Last March 2016 at The Garden of Archimedes, the museum for mathematics in Florence where I work, we scheduled a workshop for families on the theme 'Origami and Spring'. Since I knew that I had to teach elementary students, often with no prior experience with paperfolding, I selected simple but very effective models. The easiest one was a three-step tulip (Figure 1). According to Gay Merrill-Gross1 and Michael LaFosse2, many modern authors discovered it independently. I think it almost can be counted as traditional.

Figure 1. The simple tulip

Only three steps are needed. You can increase the number of steps if you want to round the tulip petal by mountain folding the lateral points (Figure 2). Or you can decrease the steps if you start from a square cut along a diagonal. In addition, there are no reference points, so every kid can make his/her own tulip different from the others. It is an ideal model for a first-timers workshop.

Figure 2. Simple (left) and "Round" tulip (right).

Once I had the flower I needed a stem. I could choose to let the kids draw it or teach them how to fold one. Of course I decided on the latter route (Figure 3). Also in this case it is difficult to find an original author3. But you need to use glue. This is not a mortal sin, but the risk is to disappoint the audience if in the introduction of the workshop you provide the 'no cutting-no gluing-only folding' rule.

Figure 3. Flower and stem glued together.

So I started thinking about how to solve this problem. First of all, I needed a triangle open at the bottom. In this way I could create a hole for the stem. The solution was easy and simple: start with a waterbomb base! The sequence is a little bit longer, because you need to fold the other diagonal and the two middle lines of the square, but it's not too complicated. Even better, you have other geometrical objects to talk about. So, once you have the waterbomb base, you can follow the original sequence. In order to have a hole for the stem, at step #2 you don't need to be very precise. This first stage of the evolution allows the model to stand and be visible on both sides (Figure 4).

Figure 4: The evolved tulip a.k.a. ST3.
Click on image for Gay Merrill Gross' diagrams.

I made a search on Google, and it appeared that no one else previously had thought about this approach. But after I published a photo on my Flickr page, one of my contacts told me that it was very similar to Gay Merrill Gross' Simple to Teach Tulip published in Creased Magazine Issue 7. I didn't have that issue, however on the website gallery there was a photo, and the resemblance was noticeable. I immediately wrote to Gay, attaching my diagrams, and she confirmed that the two models were the same. There was only a little difference in the stem. Gay sent me her diagrams, and it was fun to read in the notes that we had the same inspiration. While I was waiting for her answer, I taught the model and it was successful. Maybe not every kid will call it a tulip, but surely everyone sees a flower.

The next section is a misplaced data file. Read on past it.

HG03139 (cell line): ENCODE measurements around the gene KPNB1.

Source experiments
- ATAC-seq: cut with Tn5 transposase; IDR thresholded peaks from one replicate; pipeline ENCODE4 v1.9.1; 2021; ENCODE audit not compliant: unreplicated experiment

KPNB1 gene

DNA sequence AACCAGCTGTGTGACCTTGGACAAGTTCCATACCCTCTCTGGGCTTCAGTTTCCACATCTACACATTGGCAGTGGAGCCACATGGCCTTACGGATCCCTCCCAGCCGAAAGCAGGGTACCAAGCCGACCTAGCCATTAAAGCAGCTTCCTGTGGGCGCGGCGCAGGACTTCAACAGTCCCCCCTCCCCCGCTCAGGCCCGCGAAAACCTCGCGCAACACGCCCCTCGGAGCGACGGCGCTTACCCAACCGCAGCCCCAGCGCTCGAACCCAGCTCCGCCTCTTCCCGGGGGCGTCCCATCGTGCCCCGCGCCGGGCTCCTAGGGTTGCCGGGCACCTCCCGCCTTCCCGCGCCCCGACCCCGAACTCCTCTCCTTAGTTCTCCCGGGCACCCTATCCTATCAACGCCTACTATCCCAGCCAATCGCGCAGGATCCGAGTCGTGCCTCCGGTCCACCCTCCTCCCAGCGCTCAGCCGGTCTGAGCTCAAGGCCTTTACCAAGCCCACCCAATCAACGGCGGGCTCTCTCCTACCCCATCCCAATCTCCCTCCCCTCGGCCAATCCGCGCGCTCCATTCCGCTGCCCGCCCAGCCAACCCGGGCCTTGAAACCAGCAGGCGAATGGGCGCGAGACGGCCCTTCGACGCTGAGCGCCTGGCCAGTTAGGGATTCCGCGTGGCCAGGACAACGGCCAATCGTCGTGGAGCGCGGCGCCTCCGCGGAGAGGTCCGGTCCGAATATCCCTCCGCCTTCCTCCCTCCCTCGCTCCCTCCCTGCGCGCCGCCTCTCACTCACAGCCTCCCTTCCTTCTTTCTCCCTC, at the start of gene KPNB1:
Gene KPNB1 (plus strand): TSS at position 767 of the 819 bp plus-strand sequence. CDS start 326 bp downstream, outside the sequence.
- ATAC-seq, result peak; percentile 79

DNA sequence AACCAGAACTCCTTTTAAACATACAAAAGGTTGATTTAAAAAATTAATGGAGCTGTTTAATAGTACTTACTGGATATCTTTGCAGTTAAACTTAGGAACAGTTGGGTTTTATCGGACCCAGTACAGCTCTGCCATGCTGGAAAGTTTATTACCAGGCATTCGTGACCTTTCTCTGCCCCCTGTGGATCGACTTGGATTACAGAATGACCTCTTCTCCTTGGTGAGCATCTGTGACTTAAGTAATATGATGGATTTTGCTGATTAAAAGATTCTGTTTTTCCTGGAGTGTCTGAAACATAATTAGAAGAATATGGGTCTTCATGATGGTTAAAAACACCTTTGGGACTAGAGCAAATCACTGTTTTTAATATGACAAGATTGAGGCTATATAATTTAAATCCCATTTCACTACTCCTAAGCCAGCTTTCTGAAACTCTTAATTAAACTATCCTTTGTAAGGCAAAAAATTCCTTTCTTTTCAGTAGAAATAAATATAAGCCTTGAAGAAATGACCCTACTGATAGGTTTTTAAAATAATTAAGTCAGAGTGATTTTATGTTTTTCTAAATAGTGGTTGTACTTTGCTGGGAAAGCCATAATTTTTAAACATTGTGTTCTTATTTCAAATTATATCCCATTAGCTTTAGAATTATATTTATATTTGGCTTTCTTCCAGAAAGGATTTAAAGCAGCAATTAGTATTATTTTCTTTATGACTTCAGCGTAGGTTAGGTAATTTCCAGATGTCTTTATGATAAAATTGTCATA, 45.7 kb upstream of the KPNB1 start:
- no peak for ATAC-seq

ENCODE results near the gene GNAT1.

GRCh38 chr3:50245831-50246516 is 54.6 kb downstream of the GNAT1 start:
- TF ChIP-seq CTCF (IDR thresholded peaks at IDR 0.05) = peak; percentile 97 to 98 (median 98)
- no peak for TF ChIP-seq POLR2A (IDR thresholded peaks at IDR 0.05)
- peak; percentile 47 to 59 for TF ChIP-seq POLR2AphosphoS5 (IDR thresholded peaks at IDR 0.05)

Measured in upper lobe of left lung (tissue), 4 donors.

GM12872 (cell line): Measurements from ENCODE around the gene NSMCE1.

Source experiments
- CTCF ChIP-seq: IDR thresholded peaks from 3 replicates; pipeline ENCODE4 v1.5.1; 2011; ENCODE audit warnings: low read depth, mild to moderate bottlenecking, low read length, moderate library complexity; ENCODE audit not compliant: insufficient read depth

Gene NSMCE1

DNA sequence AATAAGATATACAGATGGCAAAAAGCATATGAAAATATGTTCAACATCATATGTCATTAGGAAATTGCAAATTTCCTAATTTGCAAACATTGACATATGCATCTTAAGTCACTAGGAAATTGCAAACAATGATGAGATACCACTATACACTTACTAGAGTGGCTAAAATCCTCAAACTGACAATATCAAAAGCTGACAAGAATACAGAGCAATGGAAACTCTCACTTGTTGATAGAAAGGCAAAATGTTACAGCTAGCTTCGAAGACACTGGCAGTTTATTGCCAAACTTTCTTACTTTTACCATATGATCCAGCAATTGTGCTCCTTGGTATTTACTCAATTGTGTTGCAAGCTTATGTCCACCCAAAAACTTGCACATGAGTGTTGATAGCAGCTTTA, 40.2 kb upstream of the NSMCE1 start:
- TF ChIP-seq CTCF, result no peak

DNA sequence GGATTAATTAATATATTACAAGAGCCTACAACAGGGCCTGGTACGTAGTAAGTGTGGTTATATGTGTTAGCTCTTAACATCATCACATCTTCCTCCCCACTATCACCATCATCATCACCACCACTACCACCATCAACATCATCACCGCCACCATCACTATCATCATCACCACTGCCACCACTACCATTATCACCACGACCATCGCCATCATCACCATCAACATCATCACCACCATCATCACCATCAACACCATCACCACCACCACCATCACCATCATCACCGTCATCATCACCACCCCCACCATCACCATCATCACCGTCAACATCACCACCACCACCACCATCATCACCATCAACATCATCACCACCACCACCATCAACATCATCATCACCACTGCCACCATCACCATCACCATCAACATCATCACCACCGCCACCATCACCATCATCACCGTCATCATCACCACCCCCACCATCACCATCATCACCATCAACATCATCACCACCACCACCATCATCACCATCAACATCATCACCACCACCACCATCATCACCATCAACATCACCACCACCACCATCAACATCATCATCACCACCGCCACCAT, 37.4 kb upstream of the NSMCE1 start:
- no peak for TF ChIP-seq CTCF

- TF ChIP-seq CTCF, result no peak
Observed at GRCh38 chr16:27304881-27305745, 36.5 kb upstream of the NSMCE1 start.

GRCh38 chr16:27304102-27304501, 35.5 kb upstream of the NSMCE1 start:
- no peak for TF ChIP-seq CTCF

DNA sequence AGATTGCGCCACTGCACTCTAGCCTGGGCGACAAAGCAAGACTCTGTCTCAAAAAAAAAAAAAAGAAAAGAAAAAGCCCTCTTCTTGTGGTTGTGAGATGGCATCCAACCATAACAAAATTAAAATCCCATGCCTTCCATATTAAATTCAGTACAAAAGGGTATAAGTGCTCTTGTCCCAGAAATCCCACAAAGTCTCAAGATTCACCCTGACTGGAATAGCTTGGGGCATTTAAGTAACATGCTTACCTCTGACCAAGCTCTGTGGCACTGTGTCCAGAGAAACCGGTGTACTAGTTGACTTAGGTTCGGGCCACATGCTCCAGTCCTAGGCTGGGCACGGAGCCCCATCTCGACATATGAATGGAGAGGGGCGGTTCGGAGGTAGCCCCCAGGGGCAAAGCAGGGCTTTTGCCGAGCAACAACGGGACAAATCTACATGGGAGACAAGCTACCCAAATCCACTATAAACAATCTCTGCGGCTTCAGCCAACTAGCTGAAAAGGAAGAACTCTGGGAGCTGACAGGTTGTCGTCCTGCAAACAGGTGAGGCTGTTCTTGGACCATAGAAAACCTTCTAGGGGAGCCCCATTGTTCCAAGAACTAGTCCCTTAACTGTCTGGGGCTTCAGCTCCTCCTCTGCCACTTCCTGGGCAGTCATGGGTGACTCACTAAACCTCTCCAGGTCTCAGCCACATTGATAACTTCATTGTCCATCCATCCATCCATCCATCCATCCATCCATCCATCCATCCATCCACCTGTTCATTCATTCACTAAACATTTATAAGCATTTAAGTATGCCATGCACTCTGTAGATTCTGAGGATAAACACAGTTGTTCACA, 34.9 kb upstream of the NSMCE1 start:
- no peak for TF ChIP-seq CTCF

However the evolution was still in progress, and there was more room for creativity. If you try to fold the tulip starting from a square cut along a diagonal, you remove a step and also get a bicolor flower. How to achieve the same result on the model with the hole? You cannot reverse fold the petals because they "break" the waterbomb base. You need another base: the blintz base with a slight modification. If you make a classic blintz (with four corners of the square to the center) you only have a flower that is half the size of the one made with the plain square. You need to make an alternate blintz (I don't know if it has a specific name). You valley fold two opposite corners and mountain fold the other two corners. After that, it's the same sequence. I wrote right away to Gay and she told me that she hadn't thought about that approach. I published the photo on Flickr, and this time nobody recognized it (Figure 5).

Figure 5. The bicolor evolved tulip.
Click on image for Mancini's diagrams.

You can change the combination of the colors by changing the way you fold the waterbomb base in step #5.I didn't have the chance to prove it with the kids yet, but I taught it at the 2016 MFPP (Mouvement Français des Plieurs de Papier) Convention, and they liked it. I hope you like it too.

References

1. Gross, Gay Merrill (2005). Minigami: Mini origami projects for cards, gifts and decorations. Ontario, CN: Firefly Books, p.48.

2. LaFosse, Michael (2004). Origami Spectacular. North Clarendon, VT: Tuttle Publishing, p. 59.

3. Gross. Ibid. p. 49.